My mother is an extraordinary human being. I want to be just like her when I grow up. Unfortunately, I’m exactly like her now. Except I don’t have her kindness, her unflagging cheerfulness, her ability to see past the mountain of heartache that makes up La Carpio and charge ahead.
Otherwise, talk about two peas in a pod. Determined. Committed (as in ought to be). Willful. Controlling. Only she’s more. She’s better at it. Hey, she’s been at it longer. This was a grand experiment, but living together is out for us unless we had completely separate living spaces. Otherwise, one of us will not make it out alive. Probably me. Like I said, she’s been at it longer.
There were other factors. She doesn’t speak Spanish. When it came right down to it, she didn’t want to learn because she just didn’t like living in Costa Rica enough. She couldn’t afford a car here without working. She used ours but, you know, the women in my family are car people. I wouldn’t want to be without a car either. And she couldn’t work for pay here, not even part-time.
She found Costa Rica too dirty for her liking. It is dirty. Trash everywhere and absolutely no awareness or regard for the topic. Ecologically, Costa Rica is waaaaaay behind the times. Add to that the sick and starving dogs and the grinding poverty – not limited to La Carpio by any means.
And she was lonely. She lived in San Miguel de Allende, Mexico for several years. She loved it there and she couldn’t help but compare here to there. San Miguel boasts a large expat community involved in arts, get-togethers… it’s different here. Expats don’t seem to bond here like they do there. I’m all involved in my little family and the band, otherwise I’m at my computer so I’m little company. She is very social, likes to chat, go to the movies…
Oh yeah: movies. Whereas we love movies, my mother lives for movies. By the time a movie gets to the cine [SEE-nay, cinema] here, it’s already available at the video store. We rarely get a first run movie and there are many movies we don’t ever get at all. So.
Mom was here for a year, she gave it a good shot. She is back in the states. With her car which completes her. She went with a loose plan… here’s the tale:
Greetings from the REALLY deep South: Andalusia, Alabama. If you’re asking what I’m doing here… I’m still thinking of an answer. In early August, I left Costa Rica and set off for a 10 day Buddhist retreat, then planned to volunteer with VOA in New Orleans for a couple of months .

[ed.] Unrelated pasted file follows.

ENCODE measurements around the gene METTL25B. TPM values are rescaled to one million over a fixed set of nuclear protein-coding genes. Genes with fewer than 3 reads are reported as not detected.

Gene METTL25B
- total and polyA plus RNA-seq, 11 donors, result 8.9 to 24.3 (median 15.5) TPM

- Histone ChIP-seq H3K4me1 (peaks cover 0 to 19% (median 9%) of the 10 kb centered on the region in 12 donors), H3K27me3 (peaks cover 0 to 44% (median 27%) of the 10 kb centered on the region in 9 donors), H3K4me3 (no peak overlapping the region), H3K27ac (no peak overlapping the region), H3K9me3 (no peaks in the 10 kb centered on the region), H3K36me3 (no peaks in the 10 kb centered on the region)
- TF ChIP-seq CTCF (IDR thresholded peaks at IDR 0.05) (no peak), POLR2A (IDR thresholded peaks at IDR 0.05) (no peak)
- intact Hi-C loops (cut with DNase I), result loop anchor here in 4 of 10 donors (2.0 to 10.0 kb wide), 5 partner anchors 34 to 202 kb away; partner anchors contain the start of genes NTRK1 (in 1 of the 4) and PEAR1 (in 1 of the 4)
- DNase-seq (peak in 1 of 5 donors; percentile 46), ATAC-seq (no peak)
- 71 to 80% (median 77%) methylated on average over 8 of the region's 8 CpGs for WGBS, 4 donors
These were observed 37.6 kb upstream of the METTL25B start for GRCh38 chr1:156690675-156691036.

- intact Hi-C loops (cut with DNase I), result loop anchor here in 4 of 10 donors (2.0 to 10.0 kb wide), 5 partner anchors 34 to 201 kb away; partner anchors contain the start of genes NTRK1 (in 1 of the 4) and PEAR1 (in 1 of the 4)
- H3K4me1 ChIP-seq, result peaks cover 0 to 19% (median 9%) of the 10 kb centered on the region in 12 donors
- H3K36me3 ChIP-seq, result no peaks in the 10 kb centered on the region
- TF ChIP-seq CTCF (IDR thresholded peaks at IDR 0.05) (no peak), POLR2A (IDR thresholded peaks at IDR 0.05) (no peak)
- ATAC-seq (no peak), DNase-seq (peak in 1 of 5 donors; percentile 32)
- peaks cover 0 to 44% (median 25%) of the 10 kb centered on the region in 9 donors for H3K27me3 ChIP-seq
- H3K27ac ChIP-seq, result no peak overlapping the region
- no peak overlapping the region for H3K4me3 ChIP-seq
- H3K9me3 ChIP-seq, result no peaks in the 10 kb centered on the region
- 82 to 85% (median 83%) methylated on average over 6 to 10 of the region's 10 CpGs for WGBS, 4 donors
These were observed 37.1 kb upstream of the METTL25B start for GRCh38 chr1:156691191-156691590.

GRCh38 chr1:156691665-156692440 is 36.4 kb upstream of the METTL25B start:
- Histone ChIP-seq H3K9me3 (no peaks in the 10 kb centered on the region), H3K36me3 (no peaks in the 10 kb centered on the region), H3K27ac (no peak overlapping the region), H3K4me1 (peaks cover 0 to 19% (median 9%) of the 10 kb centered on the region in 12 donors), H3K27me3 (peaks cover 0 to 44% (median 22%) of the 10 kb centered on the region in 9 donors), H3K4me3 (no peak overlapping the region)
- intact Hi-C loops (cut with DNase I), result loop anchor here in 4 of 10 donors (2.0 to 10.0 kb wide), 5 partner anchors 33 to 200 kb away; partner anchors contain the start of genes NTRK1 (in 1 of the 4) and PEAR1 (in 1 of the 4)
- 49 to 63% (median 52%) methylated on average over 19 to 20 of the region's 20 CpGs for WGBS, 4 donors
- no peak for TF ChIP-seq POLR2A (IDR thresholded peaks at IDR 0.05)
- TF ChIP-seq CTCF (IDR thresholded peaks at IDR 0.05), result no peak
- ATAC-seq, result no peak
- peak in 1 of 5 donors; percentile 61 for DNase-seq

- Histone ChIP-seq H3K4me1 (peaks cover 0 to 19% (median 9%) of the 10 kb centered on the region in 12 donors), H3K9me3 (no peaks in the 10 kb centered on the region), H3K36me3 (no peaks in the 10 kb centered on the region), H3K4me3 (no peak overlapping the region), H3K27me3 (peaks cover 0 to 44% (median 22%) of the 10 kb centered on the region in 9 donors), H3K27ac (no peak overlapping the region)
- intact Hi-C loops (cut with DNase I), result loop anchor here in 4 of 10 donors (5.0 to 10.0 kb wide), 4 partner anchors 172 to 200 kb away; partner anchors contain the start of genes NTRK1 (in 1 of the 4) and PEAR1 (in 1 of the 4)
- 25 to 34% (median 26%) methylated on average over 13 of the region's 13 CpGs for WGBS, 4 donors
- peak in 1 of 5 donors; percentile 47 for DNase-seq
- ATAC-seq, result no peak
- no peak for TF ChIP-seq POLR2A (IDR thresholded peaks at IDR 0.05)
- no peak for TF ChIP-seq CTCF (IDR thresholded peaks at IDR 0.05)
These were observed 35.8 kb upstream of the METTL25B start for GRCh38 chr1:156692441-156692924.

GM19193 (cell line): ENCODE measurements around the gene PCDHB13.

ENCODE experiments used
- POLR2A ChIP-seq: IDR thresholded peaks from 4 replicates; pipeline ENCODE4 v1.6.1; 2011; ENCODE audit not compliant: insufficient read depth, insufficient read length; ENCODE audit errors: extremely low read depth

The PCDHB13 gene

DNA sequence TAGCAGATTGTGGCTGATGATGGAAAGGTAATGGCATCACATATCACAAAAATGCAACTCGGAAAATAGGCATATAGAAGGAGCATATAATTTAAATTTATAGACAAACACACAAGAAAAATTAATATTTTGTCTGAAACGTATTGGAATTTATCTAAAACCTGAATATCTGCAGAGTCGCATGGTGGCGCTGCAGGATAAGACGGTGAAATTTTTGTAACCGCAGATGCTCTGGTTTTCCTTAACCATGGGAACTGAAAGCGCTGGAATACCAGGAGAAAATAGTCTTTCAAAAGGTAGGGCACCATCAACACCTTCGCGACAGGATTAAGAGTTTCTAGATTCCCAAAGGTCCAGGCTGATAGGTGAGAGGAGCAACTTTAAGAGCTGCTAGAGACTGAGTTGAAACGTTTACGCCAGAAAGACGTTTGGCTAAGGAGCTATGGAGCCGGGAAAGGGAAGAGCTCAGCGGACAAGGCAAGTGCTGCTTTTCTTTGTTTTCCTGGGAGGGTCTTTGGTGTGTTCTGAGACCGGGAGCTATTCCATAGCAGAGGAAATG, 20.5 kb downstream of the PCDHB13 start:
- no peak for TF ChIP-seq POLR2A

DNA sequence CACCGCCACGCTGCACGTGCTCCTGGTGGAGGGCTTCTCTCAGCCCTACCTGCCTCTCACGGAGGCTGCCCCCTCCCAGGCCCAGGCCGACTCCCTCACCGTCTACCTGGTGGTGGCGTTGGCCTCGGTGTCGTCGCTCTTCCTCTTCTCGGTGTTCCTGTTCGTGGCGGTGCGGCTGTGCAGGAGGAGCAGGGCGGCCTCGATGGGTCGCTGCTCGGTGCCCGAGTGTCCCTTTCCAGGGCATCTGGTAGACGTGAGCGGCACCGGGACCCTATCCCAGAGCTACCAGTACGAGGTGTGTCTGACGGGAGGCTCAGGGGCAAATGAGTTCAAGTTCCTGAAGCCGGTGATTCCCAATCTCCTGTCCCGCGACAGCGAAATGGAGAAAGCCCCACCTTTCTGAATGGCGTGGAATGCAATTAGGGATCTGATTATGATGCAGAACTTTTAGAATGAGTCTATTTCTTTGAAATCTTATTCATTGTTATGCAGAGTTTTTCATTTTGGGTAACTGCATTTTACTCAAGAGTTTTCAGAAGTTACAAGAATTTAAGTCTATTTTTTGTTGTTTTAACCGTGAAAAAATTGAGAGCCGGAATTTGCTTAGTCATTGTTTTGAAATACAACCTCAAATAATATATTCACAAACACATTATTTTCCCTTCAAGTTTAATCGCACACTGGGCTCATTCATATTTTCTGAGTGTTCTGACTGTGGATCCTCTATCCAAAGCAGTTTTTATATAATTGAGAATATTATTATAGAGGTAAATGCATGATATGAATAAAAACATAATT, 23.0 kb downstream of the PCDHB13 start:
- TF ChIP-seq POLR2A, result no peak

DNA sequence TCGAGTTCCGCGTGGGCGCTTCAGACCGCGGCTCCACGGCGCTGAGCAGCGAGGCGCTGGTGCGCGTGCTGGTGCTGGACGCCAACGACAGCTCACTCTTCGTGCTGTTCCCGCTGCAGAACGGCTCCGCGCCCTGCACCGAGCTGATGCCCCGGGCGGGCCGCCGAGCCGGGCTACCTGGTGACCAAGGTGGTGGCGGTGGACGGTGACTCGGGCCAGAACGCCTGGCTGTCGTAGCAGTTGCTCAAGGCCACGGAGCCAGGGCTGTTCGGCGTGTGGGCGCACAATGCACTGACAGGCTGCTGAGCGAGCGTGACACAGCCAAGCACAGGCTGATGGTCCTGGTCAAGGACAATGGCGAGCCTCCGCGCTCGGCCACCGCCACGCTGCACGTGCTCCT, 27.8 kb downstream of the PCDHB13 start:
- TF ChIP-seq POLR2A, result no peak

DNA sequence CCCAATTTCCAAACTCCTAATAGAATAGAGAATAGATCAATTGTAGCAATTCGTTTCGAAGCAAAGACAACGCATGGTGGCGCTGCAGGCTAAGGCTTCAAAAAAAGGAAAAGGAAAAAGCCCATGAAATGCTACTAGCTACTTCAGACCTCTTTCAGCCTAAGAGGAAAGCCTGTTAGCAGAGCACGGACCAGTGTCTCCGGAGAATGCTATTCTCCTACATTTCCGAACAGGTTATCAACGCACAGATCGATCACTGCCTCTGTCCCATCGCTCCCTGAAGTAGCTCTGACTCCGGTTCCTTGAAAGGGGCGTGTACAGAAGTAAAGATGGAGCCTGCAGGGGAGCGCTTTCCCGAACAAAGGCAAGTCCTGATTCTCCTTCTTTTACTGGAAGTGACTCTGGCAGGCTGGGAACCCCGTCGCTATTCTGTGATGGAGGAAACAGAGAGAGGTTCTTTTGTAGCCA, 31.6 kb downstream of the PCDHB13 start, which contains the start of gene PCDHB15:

If you’ve known me for a while, you know my life doesn’t necessarily go as I plan… sometimes better… sometimes not so better. In this case it began with an attack by fire ants at the retreat; not little burny, itchy fire ants like from Florida, but vicious man-eating fire ants that laid me low. Too ill to meditate, eat or even walk, I left the retreat and began to drag myself towards New Orleans. Actually I drove (notice I’m never to sick to drive.)
As you approach New Orleans you realize there is water everywhere: the Mississippi River, Lake Pontchartrain, the Atlantic Ocean. You cross dozens of bridges and causeways one after the other. You get the full sense of how vulnerable this city is.
When I arrived, my first thought was, “What a tragic city.” It is hard to believe that this was, not so long ago, one of the most beautiful and wonderfully decadent cities in the Old South. The huge, gorgeous anti-bellum homes are still standing, three or four stories tall, often taking up an entire block, with carriage houses, guest cottages and servant’s quarters. Centuries old trees rising beside them, flowering trees and shrubs spread across the grounds.
Uniformly they appear to be ghost houses, even though people still live there. They reflect an aura of grandeur long past. Many are for sale, some have been restored. Most stand as sad reminders of what once was.
The intricately laid brick sidewalks are so buckled and broken that to walk them poses all the dangers of a wilderness trek.